Magnitude and timing of New Hebrides Arc rotation; paleomagnetic evidence from Nendo, Solomon Islands

Online Access: Get full text
doi: 10.1029/1998JB900080
Author(s): Musgrave, Robert J.; Firth, John V.
Author Affiliation(s): Primary:
La Trobe University, Department of earth Sciences, Australia
Ocean Drilling Program, United States
Volume Title: Journal of Geophysical Research
Source: Journal of Geophysical Research, 104(B2), p.2841-2853. Publisher: American Geophysical Union, Washington, DC, United States. ISSN: 0148-0227
Note: In English. 50 refs.; illus., incl. 1 table, sketch maps
Summary: Paleomagnetic results from Nendo record a total rotation of the northwestern corner of the New Hebrides Arc of 52° ± 12° clockwise. Reversed magnetic polarity and a nannofossil assemblage constrain the age of the Nendo pole to 4.29 - 3.58 Ma. Paleomagnetic data from Malekula, farther south in the same arc, imply a rotation of only about 28° since the late Miocene, probably because these poles have been affected by rotation of Malekula in response to collision of the arc with the D'Entrecasteaux Zone aseismic ridge. A new late Miocene reconstruction of the New Hebrides and Vitiaz arcs based on the paleomagnetic evidence requires a rotation of 39° around the point of intersection of the two arcs. The same rotation restores both the northwestern and southeastern segments of the New Hebrides Arc, although rotation of the southeastern segment commenced earlier. A series of sequential movements of segments of the arc, occurring at different times but acting to keep the arc roughly collinear, may be driven by a mechanism which minimizes deformation of the subducted plate. Propagation of spreading into the northwestern corner of the North Fiji Basin after 4.3 Ma is implied by the paleomagnetic results, and is consistent with spreading anomaly patterns in the basin. When the New Hebrides and Vitiaz Arcs are restored to their position relative to the Lau Ridge at 10 Ma, the Fiji Platform can be accommodated after clockwise rotation of 140°, to a position in line with the New Hebrides Arc. The large rotation for Fiji is consistent with paleomagnetic evidence indicating at least 115° of rotation. Copyright 1999 by the American Geophysical Union.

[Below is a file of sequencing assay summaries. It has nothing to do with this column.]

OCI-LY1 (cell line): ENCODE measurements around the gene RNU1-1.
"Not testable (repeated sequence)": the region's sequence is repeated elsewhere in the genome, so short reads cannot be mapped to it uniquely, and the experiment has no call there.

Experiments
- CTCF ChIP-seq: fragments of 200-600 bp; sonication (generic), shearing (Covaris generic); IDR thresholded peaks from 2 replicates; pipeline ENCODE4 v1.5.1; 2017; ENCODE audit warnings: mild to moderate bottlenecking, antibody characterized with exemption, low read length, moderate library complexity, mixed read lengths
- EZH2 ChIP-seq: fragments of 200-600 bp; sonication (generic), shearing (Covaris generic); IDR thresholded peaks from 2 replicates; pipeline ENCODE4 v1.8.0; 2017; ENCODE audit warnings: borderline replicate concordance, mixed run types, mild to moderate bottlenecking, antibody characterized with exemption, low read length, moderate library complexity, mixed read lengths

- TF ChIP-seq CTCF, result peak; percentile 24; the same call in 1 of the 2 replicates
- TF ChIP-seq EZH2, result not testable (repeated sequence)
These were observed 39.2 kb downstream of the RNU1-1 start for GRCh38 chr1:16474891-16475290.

Year of Publication: 1999
Research Program: ODP Ocean Drilling Program
Key Words: 18 Geophysics, Solid-Earth; Cenozoic; Deformation; Melanesia; Miocene; Nendo; Neogene; New Hebrides Arc; Oceania; Pacific Ocean; Paleomagnetism; Plate tectonics; Polar wandering; Rotation; Solomon Islands; South Pacific; Southwest Pacific; Subduction; Tectonics; Tertiary; West Pacific
Coordinates: S200000 S100000 E1800000 E1700000
Record ID: 1999033931
Copyright Information: GeoRef, Copyright 2019 American Geosciences Institute.